Sweet outlook for Raspberry Pi

The Raspberry Pi computer

The Raspberry Pi is going to change the world, says the influential Silicon Valley blog Business Insider. Even if you think that’s Valley hype, and I do, there’s a very strong chance that it could revolutionise the way we teach children computing.

I’m a big fan of the Raspberry Pi  – a very basic £15 computer designed to let your children play around writing code somewhere other than the family PC. I blogged about it when the first (alpha) release came out in September, so I am thrilled that the day is nearly here when the producers start shipping the finished article.
Business Insider has celebrated the arrival to market of the Pi in their typically breathless prose. But I agree that there is real reason for excitement, real reason to believe that this is a game-changer:
  • It’s not about the money, money, money: The Raspberry Pi Foundation is and will remain a not-for-profit organisation. The Foundation wants to open-source the technology so other producers can start developing Raspberry Pi devices for schools (and other bodies) in developing world countries
  • We just wanna make the world programme:  The Raspberry Pi been built with one aim in mind – to give children a platform on which to learn how to programme computers rather than merely to use websites or office programmes.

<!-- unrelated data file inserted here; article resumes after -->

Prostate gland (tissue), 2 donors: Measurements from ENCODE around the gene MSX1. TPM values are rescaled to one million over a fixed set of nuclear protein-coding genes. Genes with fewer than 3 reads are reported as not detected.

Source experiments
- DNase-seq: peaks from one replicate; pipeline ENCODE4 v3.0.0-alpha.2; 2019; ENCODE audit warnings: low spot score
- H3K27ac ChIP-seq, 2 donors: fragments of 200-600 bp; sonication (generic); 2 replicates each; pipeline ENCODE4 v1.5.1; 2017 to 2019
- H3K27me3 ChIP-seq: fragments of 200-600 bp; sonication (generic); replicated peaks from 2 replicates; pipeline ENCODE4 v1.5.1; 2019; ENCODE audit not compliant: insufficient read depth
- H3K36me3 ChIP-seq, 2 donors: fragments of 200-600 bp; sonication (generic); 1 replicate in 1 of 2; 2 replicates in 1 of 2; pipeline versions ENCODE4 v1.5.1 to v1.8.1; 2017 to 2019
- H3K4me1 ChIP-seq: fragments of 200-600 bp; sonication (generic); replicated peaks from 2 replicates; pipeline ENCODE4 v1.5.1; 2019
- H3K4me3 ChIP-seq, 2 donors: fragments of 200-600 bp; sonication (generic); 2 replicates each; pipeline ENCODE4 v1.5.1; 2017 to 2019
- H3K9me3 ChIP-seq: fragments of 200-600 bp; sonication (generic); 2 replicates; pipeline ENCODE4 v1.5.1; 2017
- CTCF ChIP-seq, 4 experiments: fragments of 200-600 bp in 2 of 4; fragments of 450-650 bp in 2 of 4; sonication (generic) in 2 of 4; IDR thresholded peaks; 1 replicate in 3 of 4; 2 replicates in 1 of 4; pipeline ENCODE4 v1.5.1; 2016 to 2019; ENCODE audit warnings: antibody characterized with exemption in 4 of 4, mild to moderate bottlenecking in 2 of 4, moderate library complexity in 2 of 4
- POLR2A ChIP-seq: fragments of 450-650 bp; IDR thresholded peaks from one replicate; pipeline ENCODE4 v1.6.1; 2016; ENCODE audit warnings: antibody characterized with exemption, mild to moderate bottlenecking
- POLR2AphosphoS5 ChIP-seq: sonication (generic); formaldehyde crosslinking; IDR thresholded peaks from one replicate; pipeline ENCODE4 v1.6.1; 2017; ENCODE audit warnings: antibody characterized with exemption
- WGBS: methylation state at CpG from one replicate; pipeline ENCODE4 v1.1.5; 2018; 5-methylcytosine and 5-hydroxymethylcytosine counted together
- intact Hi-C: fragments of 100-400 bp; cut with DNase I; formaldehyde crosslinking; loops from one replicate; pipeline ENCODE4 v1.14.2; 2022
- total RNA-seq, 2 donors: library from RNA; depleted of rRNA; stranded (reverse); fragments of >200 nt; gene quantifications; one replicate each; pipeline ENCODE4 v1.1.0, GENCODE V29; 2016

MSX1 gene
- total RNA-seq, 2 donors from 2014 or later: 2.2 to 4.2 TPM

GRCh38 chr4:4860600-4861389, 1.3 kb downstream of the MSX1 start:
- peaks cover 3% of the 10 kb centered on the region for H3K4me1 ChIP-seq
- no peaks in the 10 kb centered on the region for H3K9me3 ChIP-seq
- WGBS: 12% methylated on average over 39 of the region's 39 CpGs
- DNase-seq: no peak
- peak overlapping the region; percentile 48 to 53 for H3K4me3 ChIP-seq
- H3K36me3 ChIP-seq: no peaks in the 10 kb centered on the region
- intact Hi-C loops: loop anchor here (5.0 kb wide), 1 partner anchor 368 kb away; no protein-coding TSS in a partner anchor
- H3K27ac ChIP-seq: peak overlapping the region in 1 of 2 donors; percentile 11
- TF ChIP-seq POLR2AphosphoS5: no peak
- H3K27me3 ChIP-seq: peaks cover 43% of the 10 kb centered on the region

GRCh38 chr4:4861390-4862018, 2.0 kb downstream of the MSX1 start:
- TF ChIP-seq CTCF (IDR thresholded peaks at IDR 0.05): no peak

• Don’t forget about the price tag: At £15 it’s acessible to schools and colleges across the world. But for that price you get a multimedia performance “substantially better” than the Tegra 3, a chip used in many modern smartphones, says Business Insider

Eben Upton, the Cambridge engineer who’s masterminded the Raspberry Pi, says that the first batch of 10,000 units will be available for sale within the next few weeks, following a successful test over Christmas. And that’s how they’ll continue to produce them, in batches of 10,000 units once or twice a month. I am cerainly going to be looking to buy one as soon as I can to teach my own son some of the rudiments of programming. And then I can see for myself whether this little device really could be a world-changer.